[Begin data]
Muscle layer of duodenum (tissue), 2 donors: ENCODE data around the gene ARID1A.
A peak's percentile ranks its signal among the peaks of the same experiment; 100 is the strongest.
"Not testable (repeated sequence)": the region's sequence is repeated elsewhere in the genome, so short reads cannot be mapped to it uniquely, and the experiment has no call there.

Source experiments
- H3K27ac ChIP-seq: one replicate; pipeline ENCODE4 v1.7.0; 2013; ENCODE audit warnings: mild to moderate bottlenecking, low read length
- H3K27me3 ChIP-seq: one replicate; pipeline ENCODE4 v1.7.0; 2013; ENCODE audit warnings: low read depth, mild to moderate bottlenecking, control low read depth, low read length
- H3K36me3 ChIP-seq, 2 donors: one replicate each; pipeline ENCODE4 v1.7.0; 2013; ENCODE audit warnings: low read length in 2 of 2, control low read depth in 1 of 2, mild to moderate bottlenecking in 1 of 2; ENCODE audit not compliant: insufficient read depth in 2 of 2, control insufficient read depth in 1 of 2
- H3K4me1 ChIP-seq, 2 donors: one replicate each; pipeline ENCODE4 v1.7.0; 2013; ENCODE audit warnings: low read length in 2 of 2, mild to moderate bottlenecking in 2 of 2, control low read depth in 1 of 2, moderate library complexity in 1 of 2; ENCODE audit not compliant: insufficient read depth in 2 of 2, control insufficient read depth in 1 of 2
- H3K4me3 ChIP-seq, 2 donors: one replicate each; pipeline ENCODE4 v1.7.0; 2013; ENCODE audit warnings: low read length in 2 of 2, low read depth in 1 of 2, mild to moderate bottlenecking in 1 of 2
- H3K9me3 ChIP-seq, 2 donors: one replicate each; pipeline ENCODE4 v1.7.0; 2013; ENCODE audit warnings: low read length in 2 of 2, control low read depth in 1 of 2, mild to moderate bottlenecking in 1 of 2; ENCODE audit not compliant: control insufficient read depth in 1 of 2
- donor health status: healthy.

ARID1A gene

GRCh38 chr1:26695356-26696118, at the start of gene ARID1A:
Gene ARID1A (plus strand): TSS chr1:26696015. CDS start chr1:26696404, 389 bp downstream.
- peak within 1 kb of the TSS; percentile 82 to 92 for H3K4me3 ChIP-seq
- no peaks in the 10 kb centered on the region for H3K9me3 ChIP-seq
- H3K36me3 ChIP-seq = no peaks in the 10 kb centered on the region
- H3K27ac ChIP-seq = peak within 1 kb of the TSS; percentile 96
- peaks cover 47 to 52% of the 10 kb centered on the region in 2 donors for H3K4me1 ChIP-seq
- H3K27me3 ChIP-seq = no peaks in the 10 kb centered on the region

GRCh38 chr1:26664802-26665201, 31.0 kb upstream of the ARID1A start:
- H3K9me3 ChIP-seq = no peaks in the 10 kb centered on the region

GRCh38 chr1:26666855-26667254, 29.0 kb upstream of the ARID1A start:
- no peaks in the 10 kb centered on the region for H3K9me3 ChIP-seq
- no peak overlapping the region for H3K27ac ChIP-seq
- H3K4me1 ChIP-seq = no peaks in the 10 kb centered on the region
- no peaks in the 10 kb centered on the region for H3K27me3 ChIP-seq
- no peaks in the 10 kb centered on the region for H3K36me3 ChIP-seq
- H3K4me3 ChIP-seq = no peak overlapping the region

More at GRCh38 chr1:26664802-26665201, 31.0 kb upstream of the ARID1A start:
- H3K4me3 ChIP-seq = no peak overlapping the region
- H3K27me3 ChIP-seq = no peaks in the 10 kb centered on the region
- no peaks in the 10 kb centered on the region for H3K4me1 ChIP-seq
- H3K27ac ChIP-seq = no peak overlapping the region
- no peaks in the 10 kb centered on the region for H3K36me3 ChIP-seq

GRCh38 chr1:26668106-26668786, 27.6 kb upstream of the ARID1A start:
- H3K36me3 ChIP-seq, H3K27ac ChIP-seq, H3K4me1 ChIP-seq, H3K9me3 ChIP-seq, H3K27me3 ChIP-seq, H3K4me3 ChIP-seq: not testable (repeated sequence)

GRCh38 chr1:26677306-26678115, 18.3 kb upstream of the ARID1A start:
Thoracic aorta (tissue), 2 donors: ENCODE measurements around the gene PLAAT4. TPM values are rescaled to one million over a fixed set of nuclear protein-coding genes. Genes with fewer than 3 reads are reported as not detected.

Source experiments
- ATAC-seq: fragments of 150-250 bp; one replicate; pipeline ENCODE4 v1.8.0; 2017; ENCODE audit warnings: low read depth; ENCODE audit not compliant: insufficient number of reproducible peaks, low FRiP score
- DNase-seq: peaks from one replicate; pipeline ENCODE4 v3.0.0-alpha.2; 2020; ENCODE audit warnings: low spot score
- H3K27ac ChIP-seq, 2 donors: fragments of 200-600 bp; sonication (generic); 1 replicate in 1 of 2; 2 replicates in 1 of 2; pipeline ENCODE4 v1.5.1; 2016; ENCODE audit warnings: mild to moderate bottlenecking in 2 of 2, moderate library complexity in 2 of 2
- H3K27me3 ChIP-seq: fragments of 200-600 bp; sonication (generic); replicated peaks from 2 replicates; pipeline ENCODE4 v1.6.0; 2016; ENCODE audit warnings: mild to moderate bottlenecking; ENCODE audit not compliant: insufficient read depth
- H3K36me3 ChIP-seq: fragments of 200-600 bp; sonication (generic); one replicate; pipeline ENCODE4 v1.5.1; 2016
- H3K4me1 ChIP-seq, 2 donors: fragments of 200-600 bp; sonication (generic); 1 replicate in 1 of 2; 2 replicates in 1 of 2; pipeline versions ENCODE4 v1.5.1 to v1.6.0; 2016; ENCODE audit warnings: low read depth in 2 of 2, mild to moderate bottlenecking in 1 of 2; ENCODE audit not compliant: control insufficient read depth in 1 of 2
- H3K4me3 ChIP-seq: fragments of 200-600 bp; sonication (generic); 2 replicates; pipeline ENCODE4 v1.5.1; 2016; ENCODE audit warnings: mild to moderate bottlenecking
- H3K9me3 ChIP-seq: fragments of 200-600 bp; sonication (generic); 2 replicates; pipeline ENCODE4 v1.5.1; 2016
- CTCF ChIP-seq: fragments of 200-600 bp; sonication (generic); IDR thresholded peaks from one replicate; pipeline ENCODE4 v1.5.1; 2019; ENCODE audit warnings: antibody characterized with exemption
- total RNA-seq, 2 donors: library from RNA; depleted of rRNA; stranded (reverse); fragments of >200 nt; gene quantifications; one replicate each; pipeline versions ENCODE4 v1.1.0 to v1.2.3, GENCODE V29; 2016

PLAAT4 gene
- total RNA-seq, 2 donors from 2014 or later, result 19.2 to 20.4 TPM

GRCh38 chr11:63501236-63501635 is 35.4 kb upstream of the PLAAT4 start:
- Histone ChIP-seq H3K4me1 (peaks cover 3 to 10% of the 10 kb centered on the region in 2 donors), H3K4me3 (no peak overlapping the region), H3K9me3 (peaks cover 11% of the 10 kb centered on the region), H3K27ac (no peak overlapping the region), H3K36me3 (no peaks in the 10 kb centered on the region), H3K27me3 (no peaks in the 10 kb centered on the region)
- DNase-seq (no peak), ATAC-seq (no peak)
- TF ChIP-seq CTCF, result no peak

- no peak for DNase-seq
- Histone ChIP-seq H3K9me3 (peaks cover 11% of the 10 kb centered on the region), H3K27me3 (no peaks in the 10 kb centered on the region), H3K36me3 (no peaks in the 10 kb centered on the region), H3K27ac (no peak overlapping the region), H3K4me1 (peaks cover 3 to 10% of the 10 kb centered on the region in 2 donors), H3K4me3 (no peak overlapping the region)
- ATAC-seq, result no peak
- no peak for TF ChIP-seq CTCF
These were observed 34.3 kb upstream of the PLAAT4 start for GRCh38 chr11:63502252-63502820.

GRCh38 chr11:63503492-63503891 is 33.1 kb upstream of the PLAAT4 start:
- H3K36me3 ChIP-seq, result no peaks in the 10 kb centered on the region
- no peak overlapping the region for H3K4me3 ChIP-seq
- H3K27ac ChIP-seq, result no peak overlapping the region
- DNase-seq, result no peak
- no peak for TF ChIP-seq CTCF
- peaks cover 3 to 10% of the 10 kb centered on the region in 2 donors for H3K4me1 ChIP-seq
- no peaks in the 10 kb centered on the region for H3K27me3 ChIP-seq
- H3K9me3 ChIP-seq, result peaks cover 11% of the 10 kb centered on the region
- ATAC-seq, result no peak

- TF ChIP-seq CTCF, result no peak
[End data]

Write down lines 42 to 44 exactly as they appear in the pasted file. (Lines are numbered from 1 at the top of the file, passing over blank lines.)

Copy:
- DNase-seq: peaks from one replicate; pipeline ENCODE4 v3.0.0-alpha.2; 2020; ENCODE audit warnings: low spot score
- H3K27ac ChIP-seq, 2 donors: fragments of 200-600 bp; sonication (generic); 1 replicate in 1 of 2; 2 replicates in 1 of 2; pipeline ENCODE4 v1.5.1; 2016; ENCODE audit warnings: mild to moderate bottlenecking in 2 of 2, moderate library complexity in 2 of 2
- H3K27me3 ChIP-seq: fragments of 200-600 bp; sonication (generic); replicated peaks from 2 replicates; pipeline ENCODE4 v1.6.0; 2016; ENCODE audit warnings: mild to moderate bottlenecking; ENCODE audit not compliant: insufficient read depth